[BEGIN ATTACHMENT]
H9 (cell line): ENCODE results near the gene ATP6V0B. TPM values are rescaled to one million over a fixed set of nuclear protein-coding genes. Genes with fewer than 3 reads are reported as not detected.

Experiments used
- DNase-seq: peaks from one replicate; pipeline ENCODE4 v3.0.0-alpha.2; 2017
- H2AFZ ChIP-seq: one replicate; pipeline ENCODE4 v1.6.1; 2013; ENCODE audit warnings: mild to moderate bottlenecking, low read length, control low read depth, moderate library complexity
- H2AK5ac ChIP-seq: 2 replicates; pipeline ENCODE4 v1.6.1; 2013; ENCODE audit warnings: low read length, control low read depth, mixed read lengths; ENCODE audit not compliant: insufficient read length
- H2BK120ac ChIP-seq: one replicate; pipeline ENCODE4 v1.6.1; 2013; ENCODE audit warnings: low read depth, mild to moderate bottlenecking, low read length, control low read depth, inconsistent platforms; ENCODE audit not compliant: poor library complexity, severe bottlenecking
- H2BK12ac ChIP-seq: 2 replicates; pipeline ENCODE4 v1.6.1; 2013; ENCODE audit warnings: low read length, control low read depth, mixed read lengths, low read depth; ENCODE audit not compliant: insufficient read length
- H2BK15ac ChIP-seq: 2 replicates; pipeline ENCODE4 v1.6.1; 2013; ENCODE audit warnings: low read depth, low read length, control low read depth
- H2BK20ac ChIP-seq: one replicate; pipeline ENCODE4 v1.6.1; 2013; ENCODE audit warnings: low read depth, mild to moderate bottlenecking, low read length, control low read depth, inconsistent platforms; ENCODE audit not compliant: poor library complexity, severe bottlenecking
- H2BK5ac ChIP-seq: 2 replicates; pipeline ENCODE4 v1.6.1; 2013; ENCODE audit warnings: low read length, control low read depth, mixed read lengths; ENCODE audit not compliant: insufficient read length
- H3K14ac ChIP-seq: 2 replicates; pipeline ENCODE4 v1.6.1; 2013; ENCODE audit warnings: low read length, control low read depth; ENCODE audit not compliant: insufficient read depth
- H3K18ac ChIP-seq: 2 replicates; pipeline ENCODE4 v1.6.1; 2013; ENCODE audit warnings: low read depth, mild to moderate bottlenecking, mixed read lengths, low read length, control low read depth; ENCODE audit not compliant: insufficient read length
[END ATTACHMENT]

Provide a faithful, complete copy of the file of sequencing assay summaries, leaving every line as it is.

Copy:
H9 (cell line): ENCODE results near the gene ATP6V0B. TPM values are rescaled to one million over a fixed set of nuclear protein-coding genes. Genes with fewer than 3 reads are reported as not detected.

Experiments used
- DNase-seq: peaks from one replicate; pipeline ENCODE4 v3.0.0-alpha.2; 2017
- H2AFZ ChIP-seq: one replicate; pipeline ENCODE4 v1.6.1; 2013; ENCODE audit warnings: mild to moderate bottlenecking, low read length, control low read depth, moderate library complexity
- H2AK5ac ChIP-seq: 2 replicates; pipeline ENCODE4 v1.6.1; 2013; ENCODE audit warnings: low read length, control low read depth, mixed read lengths; ENCODE audit not compliant: insufficient read length
- H2BK120ac ChIP-seq: one replicate; pipeline ENCODE4 v1.6.1; 2013; ENCODE audit warnings: low read depth, mild to moderate bottlenecking, low read length, control low read depth, inconsistent platforms; ENCODE audit not compliant: poor library complexity, severe bottlenecking
- H2BK12ac ChIP-seq: 2 replicates; pipeline ENCODE4 v1.6.1; 2013; ENCODE audit warnings: low read length, control low read depth, mixed read lengths, low read depth; ENCODE audit not compliant: insufficient read length
- H2BK15ac ChIP-seq: 2 replicates; pipeline ENCODE4 v1.6.1; 2013; ENCODE audit warnings: low read depth, low read length, control low read depth
- H2BK20ac ChIP-seq: one replicate; pipeline ENCODE4 v1.6.1; 2013; ENCODE audit warnings: low read depth, mild to moderate bottlenecking, low read length, control low read depth, inconsistent platforms; ENCODE audit not compliant: poor library complexity, severe bottlenecking
- H2BK5ac ChIP-seq: 2 replicates; pipeline ENCODE4 v1.6.1; 2013; ENCODE audit warnings: low read length, control low read depth, mixed read lengths; ENCODE audit not compliant: insufficient read length
- H3K14ac ChIP-seq: 2 replicates; pipeline ENCODE4 v1.6.1; 2013; ENCODE audit warnings: low read length, control low read depth; ENCODE audit not compliant: insufficient read depth
- H3K18ac ChIP-seq: 2 replicates; pipeline ENCODE4 v1.6.1; 2013; ENCODE audit warnings: low read depth, mild to moderate bottlenecking, mixed read lengths, low read length, control low read depth; ENCODE audit not compliant: insufficient read length